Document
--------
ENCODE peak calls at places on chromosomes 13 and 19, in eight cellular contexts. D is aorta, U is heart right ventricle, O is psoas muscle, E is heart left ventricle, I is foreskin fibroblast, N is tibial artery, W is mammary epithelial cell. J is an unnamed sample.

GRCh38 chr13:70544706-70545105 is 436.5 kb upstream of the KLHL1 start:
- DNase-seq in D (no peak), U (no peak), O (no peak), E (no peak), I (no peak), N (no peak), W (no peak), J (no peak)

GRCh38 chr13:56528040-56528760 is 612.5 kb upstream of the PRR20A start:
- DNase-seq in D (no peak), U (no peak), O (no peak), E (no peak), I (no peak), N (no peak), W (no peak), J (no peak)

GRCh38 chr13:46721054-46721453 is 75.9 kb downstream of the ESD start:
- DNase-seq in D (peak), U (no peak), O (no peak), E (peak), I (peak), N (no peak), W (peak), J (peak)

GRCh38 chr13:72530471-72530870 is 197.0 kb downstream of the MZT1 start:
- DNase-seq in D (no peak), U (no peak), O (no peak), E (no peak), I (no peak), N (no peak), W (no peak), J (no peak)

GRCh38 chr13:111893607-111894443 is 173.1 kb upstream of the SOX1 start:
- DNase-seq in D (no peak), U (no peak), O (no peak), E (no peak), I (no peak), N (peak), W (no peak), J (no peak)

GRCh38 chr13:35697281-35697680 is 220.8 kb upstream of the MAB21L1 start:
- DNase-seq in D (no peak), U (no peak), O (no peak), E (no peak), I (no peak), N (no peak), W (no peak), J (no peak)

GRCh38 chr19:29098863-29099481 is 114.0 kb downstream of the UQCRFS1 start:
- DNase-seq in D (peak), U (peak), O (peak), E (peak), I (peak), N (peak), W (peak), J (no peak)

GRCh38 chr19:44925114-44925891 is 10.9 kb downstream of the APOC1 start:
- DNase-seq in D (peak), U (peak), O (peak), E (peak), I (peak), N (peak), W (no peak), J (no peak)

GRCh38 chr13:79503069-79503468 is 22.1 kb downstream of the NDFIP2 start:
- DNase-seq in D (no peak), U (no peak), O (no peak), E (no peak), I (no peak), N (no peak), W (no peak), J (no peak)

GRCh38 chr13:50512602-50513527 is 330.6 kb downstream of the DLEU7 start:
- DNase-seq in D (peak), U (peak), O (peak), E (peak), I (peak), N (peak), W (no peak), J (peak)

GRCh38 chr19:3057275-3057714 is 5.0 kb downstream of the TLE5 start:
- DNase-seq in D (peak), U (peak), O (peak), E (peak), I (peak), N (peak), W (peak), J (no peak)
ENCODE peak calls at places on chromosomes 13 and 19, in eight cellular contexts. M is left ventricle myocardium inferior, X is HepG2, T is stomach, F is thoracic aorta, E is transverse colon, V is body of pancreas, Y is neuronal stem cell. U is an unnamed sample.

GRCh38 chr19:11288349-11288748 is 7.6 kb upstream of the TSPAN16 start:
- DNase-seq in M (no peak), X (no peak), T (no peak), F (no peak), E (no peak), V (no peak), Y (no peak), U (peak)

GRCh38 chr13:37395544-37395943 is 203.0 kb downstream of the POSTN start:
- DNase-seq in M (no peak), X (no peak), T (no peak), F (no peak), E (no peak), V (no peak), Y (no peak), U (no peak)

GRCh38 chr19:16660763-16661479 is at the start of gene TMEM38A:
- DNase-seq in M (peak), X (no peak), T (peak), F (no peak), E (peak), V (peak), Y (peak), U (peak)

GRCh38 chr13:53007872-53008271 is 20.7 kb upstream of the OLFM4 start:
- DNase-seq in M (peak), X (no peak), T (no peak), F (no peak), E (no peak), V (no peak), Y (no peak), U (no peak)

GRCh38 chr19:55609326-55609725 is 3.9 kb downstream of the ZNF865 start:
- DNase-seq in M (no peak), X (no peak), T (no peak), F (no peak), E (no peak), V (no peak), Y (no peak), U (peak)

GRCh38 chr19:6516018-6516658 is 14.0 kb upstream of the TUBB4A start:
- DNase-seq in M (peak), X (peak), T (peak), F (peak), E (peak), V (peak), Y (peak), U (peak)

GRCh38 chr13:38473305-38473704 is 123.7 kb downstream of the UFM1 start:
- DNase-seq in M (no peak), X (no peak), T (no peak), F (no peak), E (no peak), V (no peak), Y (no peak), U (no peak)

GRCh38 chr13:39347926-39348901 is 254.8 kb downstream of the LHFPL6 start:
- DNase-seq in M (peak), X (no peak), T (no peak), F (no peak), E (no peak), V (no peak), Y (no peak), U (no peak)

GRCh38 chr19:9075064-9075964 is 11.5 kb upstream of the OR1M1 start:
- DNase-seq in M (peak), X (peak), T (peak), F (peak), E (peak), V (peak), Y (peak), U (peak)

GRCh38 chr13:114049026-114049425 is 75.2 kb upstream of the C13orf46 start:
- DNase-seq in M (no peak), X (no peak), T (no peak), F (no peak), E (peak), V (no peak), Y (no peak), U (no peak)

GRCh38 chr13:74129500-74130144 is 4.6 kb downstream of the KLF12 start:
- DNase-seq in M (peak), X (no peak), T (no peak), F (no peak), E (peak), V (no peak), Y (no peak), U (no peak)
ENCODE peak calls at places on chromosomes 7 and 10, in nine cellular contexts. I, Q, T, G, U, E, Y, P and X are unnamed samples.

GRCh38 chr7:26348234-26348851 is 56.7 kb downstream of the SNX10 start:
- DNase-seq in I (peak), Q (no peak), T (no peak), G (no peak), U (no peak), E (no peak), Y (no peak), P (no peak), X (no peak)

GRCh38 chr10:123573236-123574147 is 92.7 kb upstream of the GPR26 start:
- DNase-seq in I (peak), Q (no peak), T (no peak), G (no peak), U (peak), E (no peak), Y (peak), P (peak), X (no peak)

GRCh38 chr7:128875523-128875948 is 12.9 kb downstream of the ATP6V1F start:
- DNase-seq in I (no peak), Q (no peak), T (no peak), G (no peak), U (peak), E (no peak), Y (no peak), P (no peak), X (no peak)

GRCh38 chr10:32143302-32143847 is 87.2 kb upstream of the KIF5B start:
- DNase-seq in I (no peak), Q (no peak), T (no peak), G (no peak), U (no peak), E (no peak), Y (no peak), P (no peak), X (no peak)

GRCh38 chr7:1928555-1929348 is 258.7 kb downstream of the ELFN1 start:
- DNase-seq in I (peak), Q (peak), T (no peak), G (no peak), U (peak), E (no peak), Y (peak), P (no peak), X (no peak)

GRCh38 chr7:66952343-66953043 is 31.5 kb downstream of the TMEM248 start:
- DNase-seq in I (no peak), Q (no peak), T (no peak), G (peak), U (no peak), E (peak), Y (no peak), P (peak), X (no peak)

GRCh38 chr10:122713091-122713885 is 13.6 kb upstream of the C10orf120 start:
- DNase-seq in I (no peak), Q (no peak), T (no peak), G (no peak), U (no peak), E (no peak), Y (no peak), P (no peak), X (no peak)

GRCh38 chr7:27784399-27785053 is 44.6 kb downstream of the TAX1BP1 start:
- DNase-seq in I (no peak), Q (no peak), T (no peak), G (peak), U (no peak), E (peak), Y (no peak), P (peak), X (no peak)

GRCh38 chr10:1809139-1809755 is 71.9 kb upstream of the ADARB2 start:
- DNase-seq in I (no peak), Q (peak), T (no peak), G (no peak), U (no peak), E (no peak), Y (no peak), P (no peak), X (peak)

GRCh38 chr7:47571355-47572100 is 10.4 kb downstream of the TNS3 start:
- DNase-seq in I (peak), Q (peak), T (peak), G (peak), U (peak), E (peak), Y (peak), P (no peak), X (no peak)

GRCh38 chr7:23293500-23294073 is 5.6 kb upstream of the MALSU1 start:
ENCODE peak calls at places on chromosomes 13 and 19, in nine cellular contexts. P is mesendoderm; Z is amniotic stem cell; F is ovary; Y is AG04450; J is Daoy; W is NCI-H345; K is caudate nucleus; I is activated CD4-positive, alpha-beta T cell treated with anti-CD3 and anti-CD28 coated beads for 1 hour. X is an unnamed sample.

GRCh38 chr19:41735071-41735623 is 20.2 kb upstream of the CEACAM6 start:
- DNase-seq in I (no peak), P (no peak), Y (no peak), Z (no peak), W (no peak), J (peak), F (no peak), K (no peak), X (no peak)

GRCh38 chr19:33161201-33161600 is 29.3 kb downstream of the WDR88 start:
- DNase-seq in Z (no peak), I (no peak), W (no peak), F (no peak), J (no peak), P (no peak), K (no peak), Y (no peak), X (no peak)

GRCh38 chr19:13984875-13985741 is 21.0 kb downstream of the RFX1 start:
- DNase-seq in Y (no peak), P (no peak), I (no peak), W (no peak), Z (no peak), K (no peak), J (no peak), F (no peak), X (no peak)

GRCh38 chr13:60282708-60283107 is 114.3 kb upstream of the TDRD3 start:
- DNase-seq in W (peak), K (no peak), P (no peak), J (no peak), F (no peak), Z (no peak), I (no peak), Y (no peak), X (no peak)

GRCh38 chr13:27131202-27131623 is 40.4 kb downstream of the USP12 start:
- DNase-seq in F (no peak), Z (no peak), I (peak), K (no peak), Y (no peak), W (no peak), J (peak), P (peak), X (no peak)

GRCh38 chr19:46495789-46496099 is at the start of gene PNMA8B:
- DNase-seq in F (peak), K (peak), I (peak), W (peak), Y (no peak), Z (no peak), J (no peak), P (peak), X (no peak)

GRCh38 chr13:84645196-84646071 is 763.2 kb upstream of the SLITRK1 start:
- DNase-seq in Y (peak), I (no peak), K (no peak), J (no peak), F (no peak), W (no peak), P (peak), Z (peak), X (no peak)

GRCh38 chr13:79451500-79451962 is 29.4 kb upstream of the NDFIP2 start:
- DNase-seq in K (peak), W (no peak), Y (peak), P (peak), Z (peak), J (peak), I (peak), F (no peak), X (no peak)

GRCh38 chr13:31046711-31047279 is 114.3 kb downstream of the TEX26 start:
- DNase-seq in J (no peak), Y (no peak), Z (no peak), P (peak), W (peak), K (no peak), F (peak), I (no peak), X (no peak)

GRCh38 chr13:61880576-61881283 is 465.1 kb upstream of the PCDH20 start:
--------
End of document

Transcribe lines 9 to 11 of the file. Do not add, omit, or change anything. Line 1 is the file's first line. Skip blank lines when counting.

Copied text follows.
- DNase-seq in D (no peak), U (no peak), O (no peak), E (no peak), I (no peak), N (no peak), W (no peak), J (no peak)

GRCh38 chr13:111893607-111894443 is 173.1 kb upstream of the SOX1 start:
- DNase-seq in D (no peak), U (no peak), O (no peak), E (no peak), I (no peak), N (peak), W (no peak), J (no peak)